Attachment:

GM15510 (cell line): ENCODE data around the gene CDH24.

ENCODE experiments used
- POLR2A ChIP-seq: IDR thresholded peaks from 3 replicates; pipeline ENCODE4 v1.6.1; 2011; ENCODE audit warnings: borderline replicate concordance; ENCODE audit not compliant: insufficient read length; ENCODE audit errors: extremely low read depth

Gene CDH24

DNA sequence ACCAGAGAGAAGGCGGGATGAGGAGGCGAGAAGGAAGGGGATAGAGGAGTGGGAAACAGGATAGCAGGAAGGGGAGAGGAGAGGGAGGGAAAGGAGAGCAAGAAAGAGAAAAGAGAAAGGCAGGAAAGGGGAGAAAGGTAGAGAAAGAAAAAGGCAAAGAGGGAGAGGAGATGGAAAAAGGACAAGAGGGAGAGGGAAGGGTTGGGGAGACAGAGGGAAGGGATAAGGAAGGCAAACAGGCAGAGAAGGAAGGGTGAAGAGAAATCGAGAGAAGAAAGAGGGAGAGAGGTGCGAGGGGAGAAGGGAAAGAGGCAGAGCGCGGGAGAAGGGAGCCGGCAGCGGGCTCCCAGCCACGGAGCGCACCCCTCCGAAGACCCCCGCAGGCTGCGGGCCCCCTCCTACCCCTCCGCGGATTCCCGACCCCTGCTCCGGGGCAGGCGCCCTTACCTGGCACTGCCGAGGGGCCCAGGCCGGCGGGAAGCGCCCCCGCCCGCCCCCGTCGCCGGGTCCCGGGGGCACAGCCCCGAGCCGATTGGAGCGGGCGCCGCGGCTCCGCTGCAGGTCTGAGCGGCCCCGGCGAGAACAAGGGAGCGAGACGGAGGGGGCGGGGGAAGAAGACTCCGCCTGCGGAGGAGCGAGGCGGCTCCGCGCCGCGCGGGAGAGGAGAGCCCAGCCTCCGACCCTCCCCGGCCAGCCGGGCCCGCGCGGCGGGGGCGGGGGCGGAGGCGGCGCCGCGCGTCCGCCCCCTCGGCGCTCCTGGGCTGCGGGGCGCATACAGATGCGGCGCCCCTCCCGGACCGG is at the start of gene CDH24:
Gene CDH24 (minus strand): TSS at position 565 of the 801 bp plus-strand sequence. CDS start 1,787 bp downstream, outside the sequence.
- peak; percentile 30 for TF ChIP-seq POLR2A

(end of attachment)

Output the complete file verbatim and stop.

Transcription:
GM15510 (cell line): ENCODE data around the gene CDH24.

ENCODE experiments used
- POLR2A ChIP-seq: IDR thresholded peaks from 3 replicates; pipeline ENCODE4 v1.6.1; 2011; ENCODE audit warnings: borderline replicate concordance; ENCODE audit not compliant: insufficient read length; ENCODE audit errors: extremely low read depth

Gene CDH24

DNA sequence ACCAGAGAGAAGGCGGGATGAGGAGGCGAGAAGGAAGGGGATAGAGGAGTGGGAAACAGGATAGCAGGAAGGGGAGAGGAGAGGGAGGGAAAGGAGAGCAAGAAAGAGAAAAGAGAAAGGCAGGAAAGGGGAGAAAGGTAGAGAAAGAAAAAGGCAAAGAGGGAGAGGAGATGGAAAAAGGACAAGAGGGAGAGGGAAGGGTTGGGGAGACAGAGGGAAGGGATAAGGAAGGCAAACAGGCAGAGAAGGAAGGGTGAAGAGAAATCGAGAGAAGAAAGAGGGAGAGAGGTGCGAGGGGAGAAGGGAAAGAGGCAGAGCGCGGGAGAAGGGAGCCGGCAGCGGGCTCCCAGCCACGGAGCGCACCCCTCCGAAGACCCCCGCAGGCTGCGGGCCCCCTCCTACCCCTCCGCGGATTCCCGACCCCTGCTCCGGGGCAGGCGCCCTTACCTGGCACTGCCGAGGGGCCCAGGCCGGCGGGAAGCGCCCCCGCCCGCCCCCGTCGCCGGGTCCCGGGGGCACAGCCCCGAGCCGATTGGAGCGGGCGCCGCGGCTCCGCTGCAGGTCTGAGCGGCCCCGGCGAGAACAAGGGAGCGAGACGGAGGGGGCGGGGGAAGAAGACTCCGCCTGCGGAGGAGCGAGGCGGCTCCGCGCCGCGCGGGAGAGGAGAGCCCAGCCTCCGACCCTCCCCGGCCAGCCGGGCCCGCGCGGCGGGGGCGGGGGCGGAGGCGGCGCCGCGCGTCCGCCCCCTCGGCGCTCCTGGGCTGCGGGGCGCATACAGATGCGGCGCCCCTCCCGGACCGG is at the start of gene CDH24:
Gene CDH24 (minus strand): TSS at position 565 of the 801 bp plus-strand sequence. CDS start 1,787 bp downstream, outside the sequence.
- peak; percentile 30 for TF ChIP-seq POLR2A